A first in Singapore, local start-up SolarPVExchange plays online matchmaker between property owners and solar panel providers.
Turning to solar energy for one’s electricity needs sounds like a good deal — you get to save on your utility bill and reduce your carbon footprint. But where do you get started to make your house or office solar-ready, and what about the cost? Instead of approaching several solar photovoltaic (PV) installation companies separately to find out the cost, and then figuring out on your own what the numbers mean, local website SolarPVExchange offers to help you out.
Launched in June 2014, SolarPVExchange links homeowners and corporations to credible solar PV installers in Singapore. Property owners who wish to install solar panels submit requests through the website and interested solar PV installers respond with quotations for owners to compare and decide on their preferred vendor. To date, SolarPVExchange has successfully done about 10 matches, and has more than 20 solar energy firms in the solar energy sector signed up as installers.
When asked about the main motivation behind SolarPVExchange, managing director Rob Khoo had a big vision in mind: “My friend introduced to me this concept of solar PV matching, which is available in other countries such as the US and Australia, so I decided to create it here to help people realise that solar PV is a feasible solution in saving energy.”
Many homeowners have the misconception that solar panel installations are just for buildings on landed property with large roofs. However, those living in condominiums can also tap on solar energy, particularly penthouse owners, as long as they get permission from their condominium’s management team.
As for those living in other types of condominium units, Khoo suggests that when a majority of homeowners in one condominium block agree to adopt solar energy, they could arrange to power common facilities such as corridor lighting with the generated solar energy. That helps to save utility cost for all homeowners!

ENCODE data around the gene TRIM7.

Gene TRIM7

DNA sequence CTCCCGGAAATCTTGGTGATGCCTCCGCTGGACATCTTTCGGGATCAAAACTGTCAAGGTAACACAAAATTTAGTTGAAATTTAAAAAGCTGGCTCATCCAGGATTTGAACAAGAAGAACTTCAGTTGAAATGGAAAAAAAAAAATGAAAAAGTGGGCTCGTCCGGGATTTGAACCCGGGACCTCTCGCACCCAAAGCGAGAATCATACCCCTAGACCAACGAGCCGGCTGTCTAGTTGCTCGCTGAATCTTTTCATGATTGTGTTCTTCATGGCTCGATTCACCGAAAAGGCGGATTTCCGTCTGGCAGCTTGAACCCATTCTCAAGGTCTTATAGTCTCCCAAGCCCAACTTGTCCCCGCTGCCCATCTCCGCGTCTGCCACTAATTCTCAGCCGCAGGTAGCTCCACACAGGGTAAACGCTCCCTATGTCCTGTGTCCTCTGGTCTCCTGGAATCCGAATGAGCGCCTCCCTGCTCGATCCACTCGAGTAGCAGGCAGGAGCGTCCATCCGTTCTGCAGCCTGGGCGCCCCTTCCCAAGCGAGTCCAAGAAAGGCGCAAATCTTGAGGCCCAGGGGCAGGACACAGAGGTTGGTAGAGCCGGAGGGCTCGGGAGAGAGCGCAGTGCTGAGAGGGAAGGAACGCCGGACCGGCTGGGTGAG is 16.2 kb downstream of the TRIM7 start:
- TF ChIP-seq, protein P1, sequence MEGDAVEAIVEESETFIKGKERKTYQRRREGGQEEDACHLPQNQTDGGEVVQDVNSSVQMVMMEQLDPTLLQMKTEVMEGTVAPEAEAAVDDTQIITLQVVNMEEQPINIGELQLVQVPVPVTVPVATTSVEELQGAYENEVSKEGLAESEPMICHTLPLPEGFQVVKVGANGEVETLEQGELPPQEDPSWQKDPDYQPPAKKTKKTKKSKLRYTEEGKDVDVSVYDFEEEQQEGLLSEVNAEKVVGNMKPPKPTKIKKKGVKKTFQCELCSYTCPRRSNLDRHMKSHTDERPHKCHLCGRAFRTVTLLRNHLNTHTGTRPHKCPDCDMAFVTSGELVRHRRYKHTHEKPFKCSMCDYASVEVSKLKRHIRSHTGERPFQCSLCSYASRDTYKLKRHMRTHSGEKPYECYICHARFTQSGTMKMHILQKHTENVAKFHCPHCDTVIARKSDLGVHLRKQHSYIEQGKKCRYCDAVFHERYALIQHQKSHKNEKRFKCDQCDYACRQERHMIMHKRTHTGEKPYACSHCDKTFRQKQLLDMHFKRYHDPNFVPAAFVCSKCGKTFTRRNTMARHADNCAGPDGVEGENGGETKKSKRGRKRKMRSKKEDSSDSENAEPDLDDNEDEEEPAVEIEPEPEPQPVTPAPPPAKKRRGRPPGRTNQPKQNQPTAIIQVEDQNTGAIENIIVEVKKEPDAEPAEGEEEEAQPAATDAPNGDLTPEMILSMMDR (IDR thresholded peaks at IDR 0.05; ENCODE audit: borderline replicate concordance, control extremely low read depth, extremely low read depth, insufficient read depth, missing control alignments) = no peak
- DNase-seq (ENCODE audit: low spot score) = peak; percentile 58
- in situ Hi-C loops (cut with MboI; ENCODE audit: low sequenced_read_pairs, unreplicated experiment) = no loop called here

“The premise is very simple: Any building that has a big roof exposed to the sun and uses a lot of electricity during the day is most suitable for solar. The price of electricity from the grid is getting higher while the prices of solar panels are coming down, so it makes sense for more people to consider solar energy. What’s more, excess energy produced by the solar PV system can be sold back to the grid,” said Khoo.
SolarPVExchange managing director Rob Khoo (right) showing the website, together with Lawrence Wu, director of solar leasing company Sunseap Leasing. Source: The Straits Times © Singapore Press Holdings Limited. Reproduced with permission
According to Khoo, the cost of installing panels for homes can range from $10,000 to $40,000, depending on the size of the roof, the type of house, and how complex the installation is.
As the upfront costs of installing panels may be too high for some property owners, SolarPVExchange is currently working on a crowdsourcing model in which investors help finance the solar PV installations. The way Khoo sees it, crowdsourcing can take place in two forms: a “zero-return” model, or an investment model.
The “zero-return” model is a fund-raising exercise more suited for non-profit or charitable organisations, such as a church or temple. Here, donors contribute funds that will allow the organisation to install the solar panels.
In the investment model, investors defray the installation costs for homes and offices, with the future savings on the utility bill split between the property owner and the investors.
As tapping on clean renewable solar energy is gaining traction in Singapore, property owners now have more options when it comes to installing their own panels. That’s great news indeed, especially since the Government is encouraging more people to use solar energy, and taking similar green steps as well, such as installing solar panels on more government buildings and spaces. As we all look towards increasing our solar energy usage, the prospect of decreasing Singapore’s combined carbon footprint is brighter than before!